This is your morning Open Thread. Pour your favorite beverage and review the past and comment on the future.
September 28 is the 271st day of the year (272nd in leap years) in the Gregorian calendar. There are 94 days remaining until the end of the year.
On this day in 1928, the antibiotic Penicillin was discovered. It’s discovery is attributed to Scottish scientist and Nobel laureate Alexander Fleming in 1928. He showed that, if Penicillium notatum was grown in the appropriate substrate, it would exude a substance with antibiotic properties, which he dubbed penicillin. This serendipitous observation began the modern era of antibiotic discovery. The development of penicillin for use as a medicine is attributed to the Australian Nobel laureate Howard Walter Florey together with the German Nobel laureate Ernst Chain and the English biochemist Norman Heatley.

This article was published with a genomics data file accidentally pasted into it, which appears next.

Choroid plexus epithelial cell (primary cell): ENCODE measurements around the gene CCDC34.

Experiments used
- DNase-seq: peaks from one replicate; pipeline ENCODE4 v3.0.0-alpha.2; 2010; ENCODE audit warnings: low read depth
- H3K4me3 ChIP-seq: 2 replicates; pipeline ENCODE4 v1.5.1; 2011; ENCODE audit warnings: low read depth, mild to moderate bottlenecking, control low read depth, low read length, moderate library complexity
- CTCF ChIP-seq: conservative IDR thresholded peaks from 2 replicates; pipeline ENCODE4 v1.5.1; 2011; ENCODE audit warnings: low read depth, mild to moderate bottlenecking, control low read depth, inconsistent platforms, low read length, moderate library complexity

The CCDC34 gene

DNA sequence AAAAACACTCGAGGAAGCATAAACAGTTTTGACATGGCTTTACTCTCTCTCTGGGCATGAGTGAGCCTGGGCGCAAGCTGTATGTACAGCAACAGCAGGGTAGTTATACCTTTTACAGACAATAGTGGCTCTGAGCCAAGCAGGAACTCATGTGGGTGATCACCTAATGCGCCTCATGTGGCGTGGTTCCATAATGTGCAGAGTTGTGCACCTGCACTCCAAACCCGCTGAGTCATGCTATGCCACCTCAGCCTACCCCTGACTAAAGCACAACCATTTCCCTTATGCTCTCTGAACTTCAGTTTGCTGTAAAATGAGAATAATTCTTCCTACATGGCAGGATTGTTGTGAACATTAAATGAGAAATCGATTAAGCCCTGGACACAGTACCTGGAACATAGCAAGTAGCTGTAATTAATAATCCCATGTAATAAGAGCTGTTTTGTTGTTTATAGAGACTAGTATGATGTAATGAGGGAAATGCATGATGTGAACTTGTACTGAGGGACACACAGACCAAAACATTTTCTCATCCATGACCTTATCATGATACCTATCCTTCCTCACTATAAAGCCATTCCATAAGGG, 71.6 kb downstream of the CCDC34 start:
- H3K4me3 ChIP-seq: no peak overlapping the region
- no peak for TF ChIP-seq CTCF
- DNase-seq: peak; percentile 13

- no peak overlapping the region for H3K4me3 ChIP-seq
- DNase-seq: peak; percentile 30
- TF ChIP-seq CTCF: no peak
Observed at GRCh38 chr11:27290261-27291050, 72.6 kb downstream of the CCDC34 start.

However, several others reported the bacteriostatic effects of Penicillium earlier than Fleming. The use of bread with a blue mould (presumably penicillium) as a means of treating suppurating wounds was a staple of folk medicine in Europe since the Middle Ages. The first published reference appears in the publication of the Royal Society in 1875, by John Tyndall. Ernest Duchesne documented it in an 1897 paper, which was not accepted by the Institut Pasteur because of his youth. In March 2000, doctors at the San Juan de Dios Hospital in San José, Costa Rica published the manuscripts of the Costa Rican scientist and medical doctor Clodomiro (Clorito) Picado Twight (1887-1944). They reported Picado’s observations on the inhibitory actions of fungi of the genus Penicillium between 1915 and 1927. Picado reported his discovery to the Paris Academy of Sciences, yet did not patent it, even though his investigations started years before Fleming’s. Joseph Lister was experimenting with penicillum in 1871 for his Aseptic surgery. He found that it weakened the microbes but then he dismissed the fungi.